Pagan loses battle with planners over shrine to forest god

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A PAGAN is at loggerheads with planning officials after they refused permission for a sacred shrine to a 14th century antler-headed forest god.

Andrew Cleghorn has been told his extravagant tribute to Herne the Hunter might upset neighbours, including a nearby church.

Andrew, from Kirkburn, Scottish Borders, wanted an altar, “sacred well” and statue plinth to be built on his eight acre small-holding.

The statue was to be of Herne the Hunter, a horned forest spirit and protector of the land who, legend has it, saved the life of Richard II.

 

Mr Cleghorn has been told his tribute might upset neighbours
Mr Cleghorn has been told his tribute might upset neighbours

 

Mr Cleghorn also wanted a cattle flotation pool for swimming therapy on his land. This too was rejected, with one councillor observing that cows are “not that keen” on swimming.

Scottish Borders Council (SBC) rejected the scheme because of its proximity to the protected landscape of Tweed Valley.

On Monday, the 52 year-old took his application to a review meeting in a last-ditch attempt to gain permission.

In a submission to the meeting, Mr Cleghorn told the panel he “is guided by the pagan earth gods and wishes to create a special place for private worship”.

He added: “The low-impact sacred well and altar/statue stance will be sited at the source of a spring on the hill, with a view over the valley…where private meditation and worship can be carried out without impact to others.”

Mr Cleghorn suggested he was being “persecuted to the point of not being allowed to follow his own religious leanings within his home and small-holding”.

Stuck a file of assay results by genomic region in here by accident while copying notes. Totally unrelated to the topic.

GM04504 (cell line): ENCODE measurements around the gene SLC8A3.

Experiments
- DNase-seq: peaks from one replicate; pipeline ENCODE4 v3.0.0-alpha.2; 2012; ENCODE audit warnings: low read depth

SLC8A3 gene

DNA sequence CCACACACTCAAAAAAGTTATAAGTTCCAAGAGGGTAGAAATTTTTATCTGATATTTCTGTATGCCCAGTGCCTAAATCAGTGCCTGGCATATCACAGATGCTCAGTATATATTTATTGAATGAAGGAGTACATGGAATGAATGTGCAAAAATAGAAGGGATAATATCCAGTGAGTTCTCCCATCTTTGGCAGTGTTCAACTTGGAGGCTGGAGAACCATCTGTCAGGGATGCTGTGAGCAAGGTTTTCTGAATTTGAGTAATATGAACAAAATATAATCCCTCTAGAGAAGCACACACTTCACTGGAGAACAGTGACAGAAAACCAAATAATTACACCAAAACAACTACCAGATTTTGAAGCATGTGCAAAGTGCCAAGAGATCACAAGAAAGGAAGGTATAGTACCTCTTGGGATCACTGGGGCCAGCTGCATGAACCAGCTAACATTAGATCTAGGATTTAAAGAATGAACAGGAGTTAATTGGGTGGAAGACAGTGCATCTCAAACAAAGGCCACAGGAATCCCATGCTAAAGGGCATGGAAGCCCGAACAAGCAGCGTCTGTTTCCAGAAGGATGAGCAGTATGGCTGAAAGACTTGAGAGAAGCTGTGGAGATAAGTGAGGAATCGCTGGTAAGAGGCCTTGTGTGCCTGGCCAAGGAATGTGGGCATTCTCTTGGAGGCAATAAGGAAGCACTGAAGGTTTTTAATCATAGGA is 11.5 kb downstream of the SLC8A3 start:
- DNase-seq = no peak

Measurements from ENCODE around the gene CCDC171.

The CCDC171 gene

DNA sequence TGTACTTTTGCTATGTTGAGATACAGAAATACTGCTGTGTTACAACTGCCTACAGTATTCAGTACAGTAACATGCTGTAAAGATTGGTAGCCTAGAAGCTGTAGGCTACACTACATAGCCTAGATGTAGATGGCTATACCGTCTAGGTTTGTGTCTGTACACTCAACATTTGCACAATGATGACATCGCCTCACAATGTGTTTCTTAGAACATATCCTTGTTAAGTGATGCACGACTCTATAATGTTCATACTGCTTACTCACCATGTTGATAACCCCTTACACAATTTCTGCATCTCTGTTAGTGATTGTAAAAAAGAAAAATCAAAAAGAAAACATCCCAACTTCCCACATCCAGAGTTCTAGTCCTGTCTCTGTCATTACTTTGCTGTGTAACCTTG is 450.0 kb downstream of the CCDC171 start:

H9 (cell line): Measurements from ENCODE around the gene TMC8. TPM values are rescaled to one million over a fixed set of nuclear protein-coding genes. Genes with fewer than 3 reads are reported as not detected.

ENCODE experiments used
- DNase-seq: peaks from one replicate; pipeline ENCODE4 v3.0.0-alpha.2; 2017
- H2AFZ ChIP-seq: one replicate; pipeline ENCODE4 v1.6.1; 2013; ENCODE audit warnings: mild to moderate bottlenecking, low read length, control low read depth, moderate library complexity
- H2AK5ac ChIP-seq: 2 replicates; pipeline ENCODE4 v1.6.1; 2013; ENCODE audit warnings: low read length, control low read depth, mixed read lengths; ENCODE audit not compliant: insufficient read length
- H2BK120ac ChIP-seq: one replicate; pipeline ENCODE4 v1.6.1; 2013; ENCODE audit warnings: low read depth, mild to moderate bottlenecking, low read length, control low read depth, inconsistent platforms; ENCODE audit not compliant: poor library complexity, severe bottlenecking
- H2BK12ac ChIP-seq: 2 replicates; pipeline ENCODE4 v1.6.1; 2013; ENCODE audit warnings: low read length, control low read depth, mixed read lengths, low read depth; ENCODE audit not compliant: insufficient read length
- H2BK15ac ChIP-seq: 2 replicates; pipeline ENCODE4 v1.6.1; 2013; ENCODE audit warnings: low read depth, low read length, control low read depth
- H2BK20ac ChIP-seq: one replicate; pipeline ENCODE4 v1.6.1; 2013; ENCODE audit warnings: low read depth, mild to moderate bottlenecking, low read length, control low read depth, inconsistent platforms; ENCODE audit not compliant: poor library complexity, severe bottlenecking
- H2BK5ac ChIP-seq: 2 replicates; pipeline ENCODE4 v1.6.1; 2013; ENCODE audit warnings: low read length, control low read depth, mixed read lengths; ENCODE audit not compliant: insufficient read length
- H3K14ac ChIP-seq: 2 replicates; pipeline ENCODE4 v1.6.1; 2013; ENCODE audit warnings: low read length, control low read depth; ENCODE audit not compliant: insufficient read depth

But planning officer Craig Miller warned that the proposed development could compromise the character of the local landscape.

He also said Mr Cleghorn had failed to give an economic justification for the development or show that it would not have an adverse effect on nearby roads or neighbours – one of which is a church.

 

Scottish Borders Council (SBC) rejected the scheme because of its proximity to the protected landscape of Tweed Valley.
Scottish Borders Council (SBC) rejected the scheme because of its proximity to the protected landscape of Tweed Valley.

 

The LRB denied Mr Cleghorn’s appeal, also confirming the refusal of another application made by him for a cattle flotation pool “for the therapy and tonal improvement of the stock.”

Councillor Iain Gillespie – a former vet – reportedly told the meeting: “In my experience, cows are not that keen on swimming.”

Mr Cleghorn declined to comment after the meeting on Monday.

Full plans of the shrine have been published by SBC.

They show a roughly six metre wide raised stone semi-circle made from Caithness flagstone, flanked by two pillars.

Within it there is a three metre wide semi-circular sacred well set behind a two metre wide stone statue plinth, captioned “for statue of Herne the Hunter – earth spirit.”

Is not clear how large the proposed statue of Herne the Hunter was – as it is not included in the plans – which say the statue is “to be designed by others”.

The legend of Herne the Hunter dates back to the 14th century.

It is said that Herne – a loyal huntsman to Richard II – saved the king’s life when a white hart deer attacked him during a hunt.

The deer mortally wounded Herne, but legend has is that a wizard healed him by attaching the slain deer’s horns to his head, where they were fixed for the rest of his life.

The story goes that Herne was eventually hanged for a crime he did not commit – and that his ghost still haunts the Windsor forest he worked in.

Shakespeare immortalised the story in The Merry Wives of Windsor – describing a “keeper” in Windsor Forest “with great ragg’d horns.”

Although the Herne legend dates back only as far as the 14th century, he is closely associated to Cernunnos, a horned god from Celtic polytheism dating back to the first century.

Cernunnos was the god of fertility, animals and vegetation.

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